Church taxes


MARY REICHARD, HOST: It’s Thursday, the 5th of July, 2018.

Glad to have you along for today’s edition of The World and Everything in It. Good morning, I’m Mary Reichard.

NICK EICHER, HOST: And I’m Nick Eicher.

Last year, Republicans successfully passed a major overhaul to the U.S. tax code. It provided massive tax cuts to businesses and many employees saw fatter paychecks.

But six months after the law took effect, parts of the law that slipped by people, even lawmakers, are now coming to light. One example is a change to the church tax exemption.

REICHARD: You heard that right: Some churches might soon have to file tax returns. WORLD Radio’s Kristen Flavin has the story.

KRISTEN FLAVIN, REPORTER: The U.S. tax code has always classified churches as nonprofit organizations—meaning they don’t pay taxes. But a small, little-noticed change to the code now requires some churches and nonprofit organizations to begin filing taxes.

The law says churches, religious organizations, and other nonprofits need to begin paying a 21 percent tax on fringe benefits for employees. These fringe benefits include things like free parking and transportation.

Lawmakers say they made the change to level the playing field between nonprofits and for-profits.

CAREY: That line of thinking ignores the very obvious fact that for-profit and nonprofit organizations are different, and they’re not meant to be treated the same way.

Galen Carey is vice president of government relations for the National Association of Evangelicals. It represents 45-thousand local churches.

CAREY: That’s the whole point of having a not-for-profit status is so that they can be treated differently. And then recall as well that in the tax cut bill for-profit businesses received a hefty tax cut. Well, churches didn’t receive any tax cuts because we don’t pay tax.

In addition to the cost of the tax, many churches will incur additional expenses in order to hire accountants or tax advisers to help determine their obligation to the IRS.

Chet Lilly is Chief Operating Officer of PCA Retirement and Benefits Incorporation. He says his organization has been reading through the law and consulting experts so they know how to advise churches searching for answers.

Lilly says churches are baffled as to why Congress would begin imposing taxes.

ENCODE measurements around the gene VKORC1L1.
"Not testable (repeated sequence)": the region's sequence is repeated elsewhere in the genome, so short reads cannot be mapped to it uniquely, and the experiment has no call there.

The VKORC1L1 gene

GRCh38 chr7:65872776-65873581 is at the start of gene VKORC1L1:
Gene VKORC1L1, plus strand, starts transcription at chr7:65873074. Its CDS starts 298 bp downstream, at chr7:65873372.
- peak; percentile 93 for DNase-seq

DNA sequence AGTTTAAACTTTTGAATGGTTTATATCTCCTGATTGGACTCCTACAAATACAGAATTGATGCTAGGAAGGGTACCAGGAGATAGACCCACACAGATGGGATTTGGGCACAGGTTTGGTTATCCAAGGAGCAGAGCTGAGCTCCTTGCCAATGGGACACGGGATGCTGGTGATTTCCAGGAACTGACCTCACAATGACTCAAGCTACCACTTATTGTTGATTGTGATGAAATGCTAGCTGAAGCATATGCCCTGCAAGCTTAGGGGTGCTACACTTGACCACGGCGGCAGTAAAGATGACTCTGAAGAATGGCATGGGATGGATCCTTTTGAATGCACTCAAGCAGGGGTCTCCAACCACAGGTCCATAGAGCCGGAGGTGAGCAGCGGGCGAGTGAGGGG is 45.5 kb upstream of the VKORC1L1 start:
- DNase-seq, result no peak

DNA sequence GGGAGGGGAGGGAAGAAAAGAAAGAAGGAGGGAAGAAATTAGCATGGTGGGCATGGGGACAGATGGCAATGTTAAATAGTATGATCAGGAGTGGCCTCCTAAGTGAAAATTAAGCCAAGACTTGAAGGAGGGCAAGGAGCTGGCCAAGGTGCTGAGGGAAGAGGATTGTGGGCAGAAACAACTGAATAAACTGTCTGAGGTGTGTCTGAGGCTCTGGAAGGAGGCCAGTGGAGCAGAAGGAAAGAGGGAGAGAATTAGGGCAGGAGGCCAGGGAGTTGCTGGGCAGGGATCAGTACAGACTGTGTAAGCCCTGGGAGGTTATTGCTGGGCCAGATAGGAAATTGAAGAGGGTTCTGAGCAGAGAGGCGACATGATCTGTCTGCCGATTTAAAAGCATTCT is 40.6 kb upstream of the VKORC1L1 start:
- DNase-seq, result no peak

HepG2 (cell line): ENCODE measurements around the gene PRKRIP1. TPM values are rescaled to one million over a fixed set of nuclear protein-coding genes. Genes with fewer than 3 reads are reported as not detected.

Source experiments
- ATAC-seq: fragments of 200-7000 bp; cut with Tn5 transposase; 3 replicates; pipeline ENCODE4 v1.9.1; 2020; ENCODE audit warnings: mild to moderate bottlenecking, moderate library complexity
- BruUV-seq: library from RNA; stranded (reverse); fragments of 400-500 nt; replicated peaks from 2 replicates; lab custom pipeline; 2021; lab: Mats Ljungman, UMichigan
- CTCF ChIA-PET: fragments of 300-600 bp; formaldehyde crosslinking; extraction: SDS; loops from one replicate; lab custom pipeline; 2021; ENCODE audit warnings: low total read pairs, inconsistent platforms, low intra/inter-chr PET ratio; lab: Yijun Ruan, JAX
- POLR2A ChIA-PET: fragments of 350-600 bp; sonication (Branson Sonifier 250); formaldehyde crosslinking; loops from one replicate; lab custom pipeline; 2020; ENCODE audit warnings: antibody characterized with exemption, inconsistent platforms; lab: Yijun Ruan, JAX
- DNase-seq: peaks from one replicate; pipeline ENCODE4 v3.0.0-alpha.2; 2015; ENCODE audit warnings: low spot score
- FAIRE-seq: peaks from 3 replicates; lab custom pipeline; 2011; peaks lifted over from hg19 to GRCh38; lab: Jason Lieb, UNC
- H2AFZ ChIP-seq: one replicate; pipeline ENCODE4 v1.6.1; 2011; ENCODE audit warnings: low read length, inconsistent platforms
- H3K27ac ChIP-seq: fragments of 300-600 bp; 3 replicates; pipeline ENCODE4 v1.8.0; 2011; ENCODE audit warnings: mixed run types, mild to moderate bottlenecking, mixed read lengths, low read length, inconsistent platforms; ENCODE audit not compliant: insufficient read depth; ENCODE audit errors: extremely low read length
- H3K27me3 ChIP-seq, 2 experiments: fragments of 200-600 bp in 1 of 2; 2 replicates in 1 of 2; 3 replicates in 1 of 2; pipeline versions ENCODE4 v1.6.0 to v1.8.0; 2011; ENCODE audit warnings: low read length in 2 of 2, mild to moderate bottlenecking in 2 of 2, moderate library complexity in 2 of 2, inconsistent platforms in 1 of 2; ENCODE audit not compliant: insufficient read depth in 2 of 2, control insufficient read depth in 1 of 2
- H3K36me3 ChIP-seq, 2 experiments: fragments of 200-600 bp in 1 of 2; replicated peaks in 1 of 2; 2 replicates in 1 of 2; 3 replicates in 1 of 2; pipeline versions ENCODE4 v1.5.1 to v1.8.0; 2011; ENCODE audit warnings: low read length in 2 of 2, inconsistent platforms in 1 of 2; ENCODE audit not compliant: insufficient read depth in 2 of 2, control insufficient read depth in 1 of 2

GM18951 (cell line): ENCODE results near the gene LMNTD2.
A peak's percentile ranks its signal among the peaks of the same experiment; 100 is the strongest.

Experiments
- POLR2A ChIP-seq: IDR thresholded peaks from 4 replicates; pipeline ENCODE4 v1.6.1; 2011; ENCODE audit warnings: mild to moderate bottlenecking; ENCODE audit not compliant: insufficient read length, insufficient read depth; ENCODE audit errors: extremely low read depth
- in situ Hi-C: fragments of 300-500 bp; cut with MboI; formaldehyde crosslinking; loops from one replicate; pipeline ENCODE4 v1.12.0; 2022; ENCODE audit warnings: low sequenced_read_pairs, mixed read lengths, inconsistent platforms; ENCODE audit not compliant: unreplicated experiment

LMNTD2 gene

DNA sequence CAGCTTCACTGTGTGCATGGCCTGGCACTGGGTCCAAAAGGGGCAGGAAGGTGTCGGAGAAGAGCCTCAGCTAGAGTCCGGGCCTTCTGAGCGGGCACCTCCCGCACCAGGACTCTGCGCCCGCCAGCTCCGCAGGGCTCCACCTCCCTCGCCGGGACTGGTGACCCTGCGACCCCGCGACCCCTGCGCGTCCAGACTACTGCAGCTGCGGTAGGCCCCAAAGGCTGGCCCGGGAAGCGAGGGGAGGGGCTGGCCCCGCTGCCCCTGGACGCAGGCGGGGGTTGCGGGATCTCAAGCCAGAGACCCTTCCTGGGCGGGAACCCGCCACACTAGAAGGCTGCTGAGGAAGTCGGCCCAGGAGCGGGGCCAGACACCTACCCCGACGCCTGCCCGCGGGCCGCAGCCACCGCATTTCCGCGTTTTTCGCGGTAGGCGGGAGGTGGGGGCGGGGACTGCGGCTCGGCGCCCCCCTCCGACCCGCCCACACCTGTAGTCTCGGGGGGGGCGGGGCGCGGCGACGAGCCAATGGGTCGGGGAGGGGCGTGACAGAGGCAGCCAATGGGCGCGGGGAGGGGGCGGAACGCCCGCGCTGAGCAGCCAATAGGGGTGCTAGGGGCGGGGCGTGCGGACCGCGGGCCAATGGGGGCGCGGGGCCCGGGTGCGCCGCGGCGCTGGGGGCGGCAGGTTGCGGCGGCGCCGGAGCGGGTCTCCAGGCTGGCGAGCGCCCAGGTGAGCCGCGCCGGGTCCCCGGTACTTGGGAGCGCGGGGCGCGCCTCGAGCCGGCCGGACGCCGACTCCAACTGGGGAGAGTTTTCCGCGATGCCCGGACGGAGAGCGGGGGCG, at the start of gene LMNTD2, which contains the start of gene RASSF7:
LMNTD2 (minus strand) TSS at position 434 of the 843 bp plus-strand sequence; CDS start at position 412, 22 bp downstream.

LILLY: People have asked us: Do we have to do this? Are they after churches? Is this a shot across the bow? We don’t know the motivation for this being put into law other than Congress was looking for revenue.

Carey says the law is also unclear.

CAREY: Every church in America or most churches have a parking lot, does that mean that everyone, every employee who parks in that lot is now receiving a benefit even though the parking lot is generally free to the public?

Lilly says the way he understands the law, it will only apply to churches who have to pay for things like bus tickets or parking expenses employees incur on the job. If that’s the case, very few churches would fit the profile.

LILLY: So for example, a downtown church that’s in a parking deck that it’s a known quantity that parking is $10 or $15 or $20 a day, and they pay either all of it or half of it for the employees, that’s now going to be taxable at 21 percent. It is not a rural church that has a parking lot that everybody parks in.

Since the law went into effect in January, some churches are asking the IRS to waive any penalties or interest charges for late filing.

Churches and their advisers haven’t received regulations or guidelines for how much organizations should expect to pay.

CAREY: What’s for sure is that this is going to become an administrative and accounting nightmare for many churches who have never filed any tax forms because they’ve never been taxed before.

NAE is among the groups urging Congress to amend the law or clarify that the tax on churches and religious non-profits was unintended. Texas Congressman Michael Conaway recently filed legislation to kill the tax, but so far it has no cosponsors.

NAE’s Galen Carey is concerned that many churches may be financially vulnerable.

CAREY: The vast majority of churches probably aren’t even aware that this tax was included, because it wasn’t talked at all in the process of the Tax Cuts and Jobs Act being debated and signed into law. Nobody said, “Oh, and by the way, we’re going to be starting for the first time now starting to tax churches.” So it’s something that was done without very clear public debate, and so I think that’s something that needs to be rectified.

In the meantime, churches have started signing petitions and urging members to call their representatives in Congress.

Reporting for WORLD Radio, I’m Kristen Flavin.


(AP Photo/Susan Walsh, File) In this photo March 22, 2013 file photo, the exterior of the Internal Revenue Service (IRS) building in Washington. 

WORLD Radio transcripts are created on a rush deadline. This text may not be in its final form and may be updated or revised in the future. Accuracy and availability may vary. The authoritative record of WORLD Radio programming is the audio record.

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2 comments on Church taxes

  1. John Oster says:

    Do you guys have any sources or further reading on this topic? I want to know how my church should be prepared for this coming tax year.

    1. J.C. Derrick says:

      Both the National Association of Evangelicals and the Ethics and Religious Liberty Commission have been publishing info and guidance on this: https://erlc.com/resource-library/statements/erlc-statement-on-irs-guidance-for-nonprofit-parking-tax

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